Return to Origin part 2

In which Darwin’s Introduction sends me off on tangents about academic writing, gender and the nature of explanations.

The Origin of Species reread returns! Eventually! So much for increasing my productivity, but hey, at least I didn’t give up after the first one! (For the record, this post has been 99% written for the past month. It only took me that long to convince myself that hitting the “publish” button won’t turn me into the laughing stock of the universe.)

This won’t be as long as Part One, since the Introduction isn’t as long as the Historical Sketch either. In comparison with modern scientific works, the Intro is basically the abstract of Origin, mixed with a few acknowledgements. It covers pp. 65-69 of my copy.

It’s amusing and endearing how much of the first couple of pages is spent swearing up and down that Darwin didn’t pull his theory out of his backside. Also, the “sorry I couldn’t give you all the facts, I had to be brief” apology always cracks me up – if 400 pages full of facts is your idea of brevity, man, you should be writing epic fantasy, not science 😛 (Also: perfectionist much?)

I have written my own handful of scientific articles in my time as a PhD student, which definitely gives one a different perspective on some of the writing conventions in such works. (It should go without saying, but this is my individual perspective; I certainly don’t claim to represent all writers of scientific articles.) When authors talk about caution and caveats and more data being needed, I think most of the time they are both sincere and not. Scientists – the ones I’ve met, at least – generally seem like decent people who honestly worry about getting stuff right and not letting wishful thinking get in the way of good science.

However, when you’re preparing a manuscript for a peer-reviewed academic journal, there is always an element of satisfying reviewers, and if you sound more confident than the reviewers think your data warrant, they will comment on that. Adding caveats is not just a sign that you understand the limitations of your work, it is also insurance against being hassled by editors and reviewers. (And then there’s always throwing a bone to your worst enemies just in case they try to sabotage your paper, because scientists can be just as petty and occasionally awful as humanity at large, and often, anonymity doesn’t actually make it that much harder to figure out whose paper you’re reviewing.)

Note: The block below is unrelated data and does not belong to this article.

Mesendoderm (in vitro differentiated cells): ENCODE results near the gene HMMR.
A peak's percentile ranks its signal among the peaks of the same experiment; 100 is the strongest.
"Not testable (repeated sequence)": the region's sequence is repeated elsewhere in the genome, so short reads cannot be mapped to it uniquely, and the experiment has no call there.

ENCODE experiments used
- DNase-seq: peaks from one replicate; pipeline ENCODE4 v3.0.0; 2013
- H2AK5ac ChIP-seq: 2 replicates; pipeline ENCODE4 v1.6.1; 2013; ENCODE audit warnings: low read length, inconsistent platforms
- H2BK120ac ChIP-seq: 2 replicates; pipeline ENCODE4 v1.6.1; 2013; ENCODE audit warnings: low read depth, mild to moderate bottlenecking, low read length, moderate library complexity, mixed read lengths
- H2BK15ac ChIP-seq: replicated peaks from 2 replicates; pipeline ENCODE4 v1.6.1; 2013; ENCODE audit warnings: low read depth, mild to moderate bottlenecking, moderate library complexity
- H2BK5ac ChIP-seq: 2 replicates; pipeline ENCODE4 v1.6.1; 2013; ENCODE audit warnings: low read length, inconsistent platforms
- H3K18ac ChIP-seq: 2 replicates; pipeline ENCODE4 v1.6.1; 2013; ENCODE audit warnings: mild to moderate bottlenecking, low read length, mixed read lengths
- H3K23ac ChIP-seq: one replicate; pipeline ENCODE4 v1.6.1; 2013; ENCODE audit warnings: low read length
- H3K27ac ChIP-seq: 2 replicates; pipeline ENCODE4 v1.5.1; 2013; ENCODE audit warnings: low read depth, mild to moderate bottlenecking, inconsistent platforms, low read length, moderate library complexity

With all that said, it never occurred to me that Darwin wasn’t perfectly sincere in his numerous apologies for not providing even more evidence. He just doesn’t seem like that kind of guy. Please don’t disillusion me. I’m a giant ol’ sap at heart, okay?

P65 has another shoutout to Wallace, and p66 a huge acknowledgement to Hooker (an eminent scientist in his own right). This Darwin-Hooker bromance is making me all mushy inside! (See above: giant, sappy)

Pp66-7 contain, aside from another little dig at the Vestiges of Creation, some first-class philosophy fodder. Here, Darwin emphasises the importance of providing mechanisms when positing a new phenomenon. Lots of people, he says, might look at the similarities among species and conclude that different species have descended from common ancestors. “Nevertheless,” he continues, “such a conclusion, even if well founded, would be unsatisfactory, until it could be shown how the innumerable species inhabiting this world have been modified, so as to acquire that perfection of structure and coadaptation which most justly excites our admiration.”

Do we agree with this assessment? How much is suggesting a “what” worth without an accompanying “how”? And how necessary is a mechanism for the acceptance of a new scientific idea? The simple, distilled high-school science class version of the story of continental drift, for example, tells you that Alfred Wegener was laughed out of the room because he couldn’t say what force might make continents waltz across the surface of the planet. Then someone came up with mantle convection, and Wegener’s idea finally triumphed. The actual story, as is usually the case, seems a bit more complicated than that, but it does sound like the general acceptance of the idea needed that mechanistic underpinning that its proponents couldn’t quite provide at first.